Magpies, Squirrels And Thieves

Magpies, Squirrels And Thieves

Jacqueline Yallop / Feb 26, 2020

Magpies Squirrels And Thieves During the Victorian age British collectors were among the most active passionate and eccentric in the world This book tells the stories of some of the th century s most intriguing collectors fo

  • Title: Magpies, Squirrels And Thieves
  • Author: Jacqueline Yallop
  • ISBN: null
  • Page: 458
  • Format: Kindle Edition
  • During the Victorian age, British collectors were among the most active, passionate, and eccentric in the world This book tells the stories of some of the 19th century s most intriguing collectors, following their perilous journeys across the globe in the hunt for rare and beautiful objects From art connoisseur John Charles Robinson, to the aristocratic scholar CharlotteDuring the Victorian age, British collectors were among the most active, passionate, and eccentric in the world This book tells the stories of some of the 19th century s most intriguing collectors, following their perilous journeys across the globe in the hunt for rare and beautiful objects From art connoisseur John Charles Robinson, to the aristocratic scholar Charlotte Schreiber, who ransacked Europe for treasure, and from London s fashionable Pre Raphaelite circle, to pioneering Orientalists in Beijing, Jacqueline Yallop plunges us into the cut throat world of the Victorian mania for collecting.

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    • [PDF] Download ↠ Magpies, Squirrels And Thieves | by ☆ Jacqueline Yallop
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      Posted by:Jacqueline Yallop
      Published :2018-012-06T08:04:02+00:00

    About "Jacqueline Yallop"

      • Jacqueline Yallop

        Jacqueline Yallop Is a well-known author, some of his books are a fascination for readers like in the Magpies, Squirrels And Thieves book, this is one of the most wanted Jacqueline Yallop author readers around the world.


    1. If you're interested in the way British nineteenth century intellectuals looted the world on a personal rather than national level. Nice section on women collectors and the way they created value for "domestic" objects like cards and china as against objets d'art, as chosen by men. Interesting on the founding of the South Ken museums also. But basically enraging as we watch Brits rip artefacts out of their historical and cultural contexts in order to bring them back to Britain and give them valu [...]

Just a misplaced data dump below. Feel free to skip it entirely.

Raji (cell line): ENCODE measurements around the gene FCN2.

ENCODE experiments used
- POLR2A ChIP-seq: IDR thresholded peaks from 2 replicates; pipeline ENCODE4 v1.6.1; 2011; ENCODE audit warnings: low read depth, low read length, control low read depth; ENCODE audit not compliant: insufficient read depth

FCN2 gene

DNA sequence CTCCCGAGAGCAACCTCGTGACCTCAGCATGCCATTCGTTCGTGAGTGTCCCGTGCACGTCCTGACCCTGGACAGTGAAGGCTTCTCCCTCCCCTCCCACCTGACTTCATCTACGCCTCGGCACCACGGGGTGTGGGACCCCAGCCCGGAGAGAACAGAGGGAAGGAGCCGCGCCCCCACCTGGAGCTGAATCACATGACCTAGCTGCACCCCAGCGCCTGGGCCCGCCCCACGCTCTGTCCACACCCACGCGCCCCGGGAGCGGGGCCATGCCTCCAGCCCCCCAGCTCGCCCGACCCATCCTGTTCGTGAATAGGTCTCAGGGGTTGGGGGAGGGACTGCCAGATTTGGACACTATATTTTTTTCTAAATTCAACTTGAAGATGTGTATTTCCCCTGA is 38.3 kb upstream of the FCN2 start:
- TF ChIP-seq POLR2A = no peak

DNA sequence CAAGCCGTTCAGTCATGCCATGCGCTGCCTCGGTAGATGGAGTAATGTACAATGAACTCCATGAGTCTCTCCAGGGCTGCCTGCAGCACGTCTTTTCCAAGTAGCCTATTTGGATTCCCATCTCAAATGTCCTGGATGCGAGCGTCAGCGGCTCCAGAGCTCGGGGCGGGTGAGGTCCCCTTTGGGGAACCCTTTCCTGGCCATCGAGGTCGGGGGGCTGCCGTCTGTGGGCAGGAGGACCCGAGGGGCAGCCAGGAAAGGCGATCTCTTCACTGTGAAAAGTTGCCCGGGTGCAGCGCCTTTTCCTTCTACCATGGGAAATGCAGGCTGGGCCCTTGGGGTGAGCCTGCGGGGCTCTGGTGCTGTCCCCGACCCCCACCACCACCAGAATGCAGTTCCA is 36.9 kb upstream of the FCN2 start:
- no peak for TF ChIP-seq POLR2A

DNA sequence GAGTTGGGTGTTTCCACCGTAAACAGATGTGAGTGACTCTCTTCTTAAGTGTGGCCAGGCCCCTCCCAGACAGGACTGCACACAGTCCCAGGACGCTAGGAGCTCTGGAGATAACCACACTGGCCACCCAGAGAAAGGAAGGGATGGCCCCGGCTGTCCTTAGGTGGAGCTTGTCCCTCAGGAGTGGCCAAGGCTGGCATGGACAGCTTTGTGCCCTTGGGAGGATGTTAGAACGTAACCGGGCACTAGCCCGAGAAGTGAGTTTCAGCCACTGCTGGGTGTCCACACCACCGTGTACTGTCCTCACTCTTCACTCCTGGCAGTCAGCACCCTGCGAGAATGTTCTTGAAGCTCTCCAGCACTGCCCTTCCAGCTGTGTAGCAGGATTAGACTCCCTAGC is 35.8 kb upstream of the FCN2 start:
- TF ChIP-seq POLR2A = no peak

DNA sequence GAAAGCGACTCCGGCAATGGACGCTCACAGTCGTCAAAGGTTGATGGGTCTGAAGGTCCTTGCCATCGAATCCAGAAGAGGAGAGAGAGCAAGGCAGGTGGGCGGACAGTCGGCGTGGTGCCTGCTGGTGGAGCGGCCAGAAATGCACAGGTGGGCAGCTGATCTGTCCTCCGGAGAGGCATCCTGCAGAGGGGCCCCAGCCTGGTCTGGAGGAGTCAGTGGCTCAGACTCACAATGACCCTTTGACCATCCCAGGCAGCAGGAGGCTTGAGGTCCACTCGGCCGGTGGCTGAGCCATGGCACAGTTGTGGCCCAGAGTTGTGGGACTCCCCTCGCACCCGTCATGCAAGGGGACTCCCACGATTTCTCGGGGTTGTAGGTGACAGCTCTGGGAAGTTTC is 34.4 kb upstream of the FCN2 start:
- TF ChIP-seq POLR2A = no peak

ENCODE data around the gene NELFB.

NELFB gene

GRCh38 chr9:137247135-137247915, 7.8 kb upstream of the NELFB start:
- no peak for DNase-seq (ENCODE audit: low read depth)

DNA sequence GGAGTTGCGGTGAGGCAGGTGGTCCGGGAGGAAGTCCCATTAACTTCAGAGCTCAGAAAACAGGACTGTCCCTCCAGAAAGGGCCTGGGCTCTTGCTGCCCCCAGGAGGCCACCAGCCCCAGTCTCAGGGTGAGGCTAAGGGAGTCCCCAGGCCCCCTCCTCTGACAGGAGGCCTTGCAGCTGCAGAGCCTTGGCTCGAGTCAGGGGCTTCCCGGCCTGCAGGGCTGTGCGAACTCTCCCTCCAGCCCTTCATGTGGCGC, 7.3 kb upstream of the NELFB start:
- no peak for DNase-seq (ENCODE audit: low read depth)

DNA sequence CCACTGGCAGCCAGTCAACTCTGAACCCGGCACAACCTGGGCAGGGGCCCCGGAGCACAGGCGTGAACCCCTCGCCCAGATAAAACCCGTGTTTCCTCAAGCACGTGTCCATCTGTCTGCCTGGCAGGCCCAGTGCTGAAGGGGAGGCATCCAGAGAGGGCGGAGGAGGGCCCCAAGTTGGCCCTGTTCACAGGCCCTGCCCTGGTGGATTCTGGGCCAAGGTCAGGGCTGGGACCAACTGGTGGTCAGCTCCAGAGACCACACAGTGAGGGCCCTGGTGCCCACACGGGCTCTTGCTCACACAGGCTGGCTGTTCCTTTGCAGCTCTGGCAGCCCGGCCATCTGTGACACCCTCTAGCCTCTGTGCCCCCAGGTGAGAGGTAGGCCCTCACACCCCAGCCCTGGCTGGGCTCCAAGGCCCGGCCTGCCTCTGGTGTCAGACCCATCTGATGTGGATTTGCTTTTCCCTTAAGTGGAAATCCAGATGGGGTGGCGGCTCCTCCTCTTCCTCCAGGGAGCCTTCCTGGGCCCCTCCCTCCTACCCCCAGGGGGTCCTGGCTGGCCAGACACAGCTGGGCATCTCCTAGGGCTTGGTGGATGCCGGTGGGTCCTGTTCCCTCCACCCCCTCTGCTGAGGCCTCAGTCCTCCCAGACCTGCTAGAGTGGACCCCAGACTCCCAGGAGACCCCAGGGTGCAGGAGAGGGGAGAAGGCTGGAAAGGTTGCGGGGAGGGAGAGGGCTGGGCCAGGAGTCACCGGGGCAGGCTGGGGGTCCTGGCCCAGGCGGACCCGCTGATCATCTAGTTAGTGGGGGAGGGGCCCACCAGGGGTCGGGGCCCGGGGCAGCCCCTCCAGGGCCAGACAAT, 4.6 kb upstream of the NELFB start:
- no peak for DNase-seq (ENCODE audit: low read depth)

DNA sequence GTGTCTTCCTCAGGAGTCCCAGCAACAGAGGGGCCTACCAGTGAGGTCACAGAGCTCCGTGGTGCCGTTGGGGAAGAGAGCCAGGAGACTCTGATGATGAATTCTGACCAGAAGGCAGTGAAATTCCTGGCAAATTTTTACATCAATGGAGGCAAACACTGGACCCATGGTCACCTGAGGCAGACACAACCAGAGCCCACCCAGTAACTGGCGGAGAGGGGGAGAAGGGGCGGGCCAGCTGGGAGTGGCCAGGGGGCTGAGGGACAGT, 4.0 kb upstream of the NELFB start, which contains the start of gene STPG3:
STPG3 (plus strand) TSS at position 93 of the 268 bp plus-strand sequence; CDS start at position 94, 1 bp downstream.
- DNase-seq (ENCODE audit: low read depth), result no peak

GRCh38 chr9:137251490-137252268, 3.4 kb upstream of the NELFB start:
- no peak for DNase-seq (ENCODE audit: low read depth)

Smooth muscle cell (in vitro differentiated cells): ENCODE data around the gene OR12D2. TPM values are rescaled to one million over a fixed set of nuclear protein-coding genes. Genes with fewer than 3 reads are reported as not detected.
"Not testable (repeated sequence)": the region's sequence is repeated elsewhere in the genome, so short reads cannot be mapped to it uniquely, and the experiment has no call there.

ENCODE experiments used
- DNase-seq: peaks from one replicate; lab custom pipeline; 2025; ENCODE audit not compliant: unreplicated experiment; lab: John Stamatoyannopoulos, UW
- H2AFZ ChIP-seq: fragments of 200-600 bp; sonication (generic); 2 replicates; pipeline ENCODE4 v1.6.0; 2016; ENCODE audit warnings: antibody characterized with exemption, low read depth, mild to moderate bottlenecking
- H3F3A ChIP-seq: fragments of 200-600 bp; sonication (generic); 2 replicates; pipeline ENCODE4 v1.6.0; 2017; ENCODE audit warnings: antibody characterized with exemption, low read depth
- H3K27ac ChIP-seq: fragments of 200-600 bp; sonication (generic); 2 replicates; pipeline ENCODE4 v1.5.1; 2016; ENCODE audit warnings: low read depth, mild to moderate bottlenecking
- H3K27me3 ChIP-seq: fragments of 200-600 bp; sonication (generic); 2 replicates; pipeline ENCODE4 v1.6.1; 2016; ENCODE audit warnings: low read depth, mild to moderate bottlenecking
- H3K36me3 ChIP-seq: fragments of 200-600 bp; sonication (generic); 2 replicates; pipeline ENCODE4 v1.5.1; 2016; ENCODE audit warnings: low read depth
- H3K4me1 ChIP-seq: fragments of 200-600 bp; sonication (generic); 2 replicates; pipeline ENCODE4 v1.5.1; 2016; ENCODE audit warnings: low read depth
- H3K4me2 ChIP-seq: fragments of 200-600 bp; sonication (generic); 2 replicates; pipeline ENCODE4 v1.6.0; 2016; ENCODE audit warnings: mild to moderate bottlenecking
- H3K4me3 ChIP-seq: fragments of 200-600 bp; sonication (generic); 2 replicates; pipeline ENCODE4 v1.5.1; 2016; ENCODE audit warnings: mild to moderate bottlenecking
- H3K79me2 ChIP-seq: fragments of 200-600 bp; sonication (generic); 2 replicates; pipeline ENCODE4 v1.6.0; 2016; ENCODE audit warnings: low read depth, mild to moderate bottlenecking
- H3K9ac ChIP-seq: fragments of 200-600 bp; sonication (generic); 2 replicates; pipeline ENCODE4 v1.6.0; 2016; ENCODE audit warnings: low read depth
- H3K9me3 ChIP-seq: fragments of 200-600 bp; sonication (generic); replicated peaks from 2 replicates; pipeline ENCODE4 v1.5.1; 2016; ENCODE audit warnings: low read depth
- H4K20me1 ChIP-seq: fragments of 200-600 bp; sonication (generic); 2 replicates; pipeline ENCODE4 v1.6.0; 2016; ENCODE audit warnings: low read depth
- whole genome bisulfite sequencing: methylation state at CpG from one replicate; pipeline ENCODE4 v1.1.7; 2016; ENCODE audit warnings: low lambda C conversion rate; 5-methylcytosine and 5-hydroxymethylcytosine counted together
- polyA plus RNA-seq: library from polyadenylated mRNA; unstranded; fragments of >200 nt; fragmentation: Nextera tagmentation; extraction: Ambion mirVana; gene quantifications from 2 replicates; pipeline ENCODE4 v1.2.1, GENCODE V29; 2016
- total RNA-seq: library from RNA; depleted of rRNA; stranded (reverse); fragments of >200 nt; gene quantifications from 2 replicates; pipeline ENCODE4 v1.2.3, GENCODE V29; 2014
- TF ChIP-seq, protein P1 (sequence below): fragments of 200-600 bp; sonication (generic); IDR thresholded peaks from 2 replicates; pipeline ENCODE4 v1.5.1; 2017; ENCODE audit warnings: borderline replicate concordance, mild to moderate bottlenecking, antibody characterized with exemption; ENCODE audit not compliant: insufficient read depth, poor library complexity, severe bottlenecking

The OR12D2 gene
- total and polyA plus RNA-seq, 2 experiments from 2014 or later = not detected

2. I knew the Victorians liked to collect things, but I hadn't really thought about why. Now I know. This is an excellent book, a very readable history that uses the specific examples of five very different collectors to put the theory of collecting in its historical context, and to tackle the history of two associated disciplines, art history, and curatorship - by which I mean, the theory behind how collections are displayed. Until the Museum Act, collecting and displaying your collection was the [...]

    3. Also find their review at my blog 'Preludes'So much of our lives are defined by the objects around us.Like it or lump it, as a western society we are firmly snagged in a web of consumerism.Collecting, as a hobby, unflinchingly embraces this way of living in all it's good and bad elements. For every person pulled into a financial black hole under the weight of the ever-growing pile of objects, there is a person who scouts out a rare beauty that defines a time period or an emotion encapsulated in [...]

    4. Fascinating how the Victorians' mania for collecting birthed modern art history studies. Gentlemen collectors gave way to serious scholars, and museums went from striving to educate the public how not to behave to preserving and presenting humankind's greatest artistic achievements. The Victorian era also marks the time when artwork, previously held typically in the hands of the aristocracy, became available to people not of noble birth, as long as they could pay for it. Well-researched and read [...]